Pure water for use in the laboratory can be obtained from tap water (hard or soft) by distillation if water of great purity is required, distillation must be carried out in special apparatus, usually made of quartz, not glass or metal precautions must be taken to avoid any spray getting into the distillate. Water which is sufficiently pure for most laboratory purposes can, however, be obtained by passing tap water through cation-exchangers and anion-exchangers as described above, when the water is deionised .  [c.275]

The action of concentrated sulphuric acid liberates hydrogen fluoride, which attacks glass, forming silicon tetrafluoride the latter is hydrolysed to silicic acid by water, which therefore becomes turbid,  [c.348]

Never use unprotected bark corks for an apparatus ih which a carefully dried liquid is to be distilled, etc., as these corks always contain appreciable quantities of water, which is exuded when the cork comes into contact with a hot liquid. Rubber stoppers should therefore be used in these circumstances.  [c.40]

Bromine. Slip the glass cover of a jar momentarily aside, add 2-3 ml. of bromine water, replace the cover and shake the contents of the jar vigorously. Note that the bromine is absorbed only very slowly, in marked contrast to the rapid absorption by ethylene. This slow reaction with bromine water is also in marked contrast to the action of chlorine water, which unites with acetylene with explosive violence. (Therefore do not attempt this test with chlorine or chlorine water.)  [c.87]

When the solution has been boiling for hours, remove A, cool the contents, and then pour the ethanolic solution of the ester into a separating-funnel containing about 200 ml. of water, finally rinsing out the flask with a few ml. of water which are also doured into the funnel. Since the pensity of ethyl benzoate is only  [c.105]

Run 90 ml. of dry ether into the flask and start the stirring. Weigh out 2 5 g. of lithium aluminium hydride, and then divide 0 5 g. of this amount into very small portions add these portions in turn cautiously to the stirred ether to remove any traces of water which in spite of the above precautions may be present in the reaction flask. Then add the remaining 2 0 g. of the hydride more rapidly. When the addition is complete, continue stirring the mixture for 15 minutes the hydride should dissolve in the ether except for a slight grey suspension. (If at the end of this period the larger particles of the hydride have not disintegrated, boil the stirred mixture under reflux on a water-bath for a further 15 minutes.)  [c.156]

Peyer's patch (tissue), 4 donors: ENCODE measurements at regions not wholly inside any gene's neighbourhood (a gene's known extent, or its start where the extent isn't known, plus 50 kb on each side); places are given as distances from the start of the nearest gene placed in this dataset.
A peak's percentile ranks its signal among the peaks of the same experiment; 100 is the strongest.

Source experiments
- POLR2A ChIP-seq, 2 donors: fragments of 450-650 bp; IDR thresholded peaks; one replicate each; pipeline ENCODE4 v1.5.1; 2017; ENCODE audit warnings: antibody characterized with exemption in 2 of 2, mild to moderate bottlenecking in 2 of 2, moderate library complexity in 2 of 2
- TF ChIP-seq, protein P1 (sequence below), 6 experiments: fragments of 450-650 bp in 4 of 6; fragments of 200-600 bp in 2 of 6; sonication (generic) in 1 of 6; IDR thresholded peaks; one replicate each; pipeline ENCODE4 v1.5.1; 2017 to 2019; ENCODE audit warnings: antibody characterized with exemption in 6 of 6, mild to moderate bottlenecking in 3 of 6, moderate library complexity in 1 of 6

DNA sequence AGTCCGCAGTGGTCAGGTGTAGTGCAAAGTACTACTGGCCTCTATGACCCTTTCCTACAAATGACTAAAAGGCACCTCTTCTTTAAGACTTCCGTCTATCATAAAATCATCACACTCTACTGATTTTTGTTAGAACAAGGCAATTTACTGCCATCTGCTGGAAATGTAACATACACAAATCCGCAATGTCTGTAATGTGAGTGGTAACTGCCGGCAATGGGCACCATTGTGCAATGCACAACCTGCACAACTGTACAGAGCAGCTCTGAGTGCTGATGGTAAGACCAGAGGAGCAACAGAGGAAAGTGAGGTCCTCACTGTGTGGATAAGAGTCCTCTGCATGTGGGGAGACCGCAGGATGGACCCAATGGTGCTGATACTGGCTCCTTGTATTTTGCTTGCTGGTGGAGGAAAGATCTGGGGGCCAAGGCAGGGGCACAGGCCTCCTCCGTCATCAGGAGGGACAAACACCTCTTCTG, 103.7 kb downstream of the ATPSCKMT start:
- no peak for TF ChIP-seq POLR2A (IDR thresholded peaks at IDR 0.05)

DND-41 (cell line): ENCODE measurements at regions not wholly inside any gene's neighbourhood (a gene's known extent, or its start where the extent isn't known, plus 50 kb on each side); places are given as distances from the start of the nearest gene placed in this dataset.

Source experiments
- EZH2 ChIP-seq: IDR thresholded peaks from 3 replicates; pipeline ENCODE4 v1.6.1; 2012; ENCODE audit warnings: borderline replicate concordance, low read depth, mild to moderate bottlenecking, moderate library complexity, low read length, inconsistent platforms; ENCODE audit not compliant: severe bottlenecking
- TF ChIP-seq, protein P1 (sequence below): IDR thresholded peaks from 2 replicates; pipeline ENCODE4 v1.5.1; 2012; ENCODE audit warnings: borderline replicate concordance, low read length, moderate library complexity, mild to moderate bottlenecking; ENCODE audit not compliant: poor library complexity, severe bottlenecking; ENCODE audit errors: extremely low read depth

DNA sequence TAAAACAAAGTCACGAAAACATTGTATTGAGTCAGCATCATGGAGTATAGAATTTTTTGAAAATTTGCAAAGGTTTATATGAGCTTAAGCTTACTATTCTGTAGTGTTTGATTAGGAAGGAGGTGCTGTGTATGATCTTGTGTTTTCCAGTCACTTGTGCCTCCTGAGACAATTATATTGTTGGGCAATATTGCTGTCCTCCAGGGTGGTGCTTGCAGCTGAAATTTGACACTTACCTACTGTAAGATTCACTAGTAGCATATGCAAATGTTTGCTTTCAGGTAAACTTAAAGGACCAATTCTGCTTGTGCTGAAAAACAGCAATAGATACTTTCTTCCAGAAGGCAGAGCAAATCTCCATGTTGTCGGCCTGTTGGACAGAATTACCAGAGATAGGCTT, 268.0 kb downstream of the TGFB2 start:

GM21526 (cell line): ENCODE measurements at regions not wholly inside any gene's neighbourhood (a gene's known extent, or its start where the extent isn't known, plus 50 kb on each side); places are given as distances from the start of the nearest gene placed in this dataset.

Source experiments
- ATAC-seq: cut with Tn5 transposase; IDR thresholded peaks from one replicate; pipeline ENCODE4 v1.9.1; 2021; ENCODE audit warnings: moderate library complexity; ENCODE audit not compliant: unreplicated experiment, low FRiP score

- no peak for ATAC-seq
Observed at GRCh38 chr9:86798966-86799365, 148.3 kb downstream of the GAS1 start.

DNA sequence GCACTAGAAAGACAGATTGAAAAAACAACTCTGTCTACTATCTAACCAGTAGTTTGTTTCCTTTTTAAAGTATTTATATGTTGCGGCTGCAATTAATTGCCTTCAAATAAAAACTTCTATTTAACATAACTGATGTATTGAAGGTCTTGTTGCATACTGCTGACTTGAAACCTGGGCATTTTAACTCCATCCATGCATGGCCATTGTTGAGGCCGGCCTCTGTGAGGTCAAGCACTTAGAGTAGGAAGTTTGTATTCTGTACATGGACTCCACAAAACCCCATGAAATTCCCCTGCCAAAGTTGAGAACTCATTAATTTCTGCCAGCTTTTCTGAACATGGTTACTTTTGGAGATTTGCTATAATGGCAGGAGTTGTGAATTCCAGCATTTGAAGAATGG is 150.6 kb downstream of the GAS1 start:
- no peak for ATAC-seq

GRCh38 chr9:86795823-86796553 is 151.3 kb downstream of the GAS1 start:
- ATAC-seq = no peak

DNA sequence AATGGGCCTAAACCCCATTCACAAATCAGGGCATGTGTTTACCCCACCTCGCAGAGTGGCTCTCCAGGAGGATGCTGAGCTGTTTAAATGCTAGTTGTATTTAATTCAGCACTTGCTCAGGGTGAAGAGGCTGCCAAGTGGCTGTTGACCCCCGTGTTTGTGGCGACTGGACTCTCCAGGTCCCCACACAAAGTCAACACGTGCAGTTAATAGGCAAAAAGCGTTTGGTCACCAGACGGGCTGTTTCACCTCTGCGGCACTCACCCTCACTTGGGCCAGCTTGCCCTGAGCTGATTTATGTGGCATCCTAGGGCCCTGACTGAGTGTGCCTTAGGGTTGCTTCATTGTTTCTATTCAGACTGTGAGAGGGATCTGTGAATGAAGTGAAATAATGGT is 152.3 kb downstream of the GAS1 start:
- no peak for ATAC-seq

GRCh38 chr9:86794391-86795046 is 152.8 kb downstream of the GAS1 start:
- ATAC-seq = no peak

Add 23 g. of powdered (or flake ) sodium hydroxide to a solution of 15 ml. (18 g.) of nitrobenzene in 120 ml. of methanol contained in a 250 ml. short-necked bolt-head flask. Fix a reflux water-condenser to the flask and boil the solution on a water-bath for 3 hours, shaking the product vigorously at intervals to ensure thorough mixing. Then fit a bent delivery-tube to the flask, and reverse the condenser for distillation, as in Fig. 59, p. 100, or Fig. 23(D), p. 45). Place the flask in the boiling water-bath (since methanol will not readily distil when heated on a water-bath) and distil off as much methanol as possible. Then pour the residual product with stirring into about 250 ml. of cold water wash out the flask with water, and then acidify the mixture with hydrochloric acid. The crude azoxybenzene separates as a heavy oil, which when thoroughly stirred soon solidifies, particularly if the mixture is cooled in ice-water.  [c.212]

Place 8 g. of the pure powdered azoxybenzene and 25 g. of iron filings (both reagents being quite dry) in a 75 ml. distilling-flask F and mix thoroughly by shaking. Cork the flask and fit to the side-arm a boiling-tube B to act as receiver (Fig. 66) cut or file a groove G in the boiling-tube cork to allow escape of air. Now heat the mixture directly with the Bunsen flame, waving the latter around the base of the flask to ensure uniform heating heat gently at first and later more strongly. The red liquid azobenzene distils over smoothly and eventually solidifies in the receiver. When no more distillate passes over, detach the boiling-tube, and then, in order to eliminate basic impurities which are formed as byproducts in the reaction, add 20-30 ml. of dilute hydrochloric acid (i vol. of concentrated acid 2 vols. of water) which have been heated to about 70° cork the tube securely and shake the mixture, so that impurities in the molten drops of azobenzene are thoroughly extracted by the acid, which usually becomes dark in colour. Now cool in water until the globules of azobenzene solidify, and then filter at the pump. Break up the azobenzene with a spatula on the filter, wash thoroughly with water, and drain. Recrystallise from a minimum of boiling methylated spirit, filtering the hot solution through a small fluted filter-paper. The azobenzene separates as reddish-orange crystals, m.p. 67-68°. Yield, 4 g. A second recrystallisation from methylated spirit may be necessary to obtain a satisfactory melting-point.  [c.213]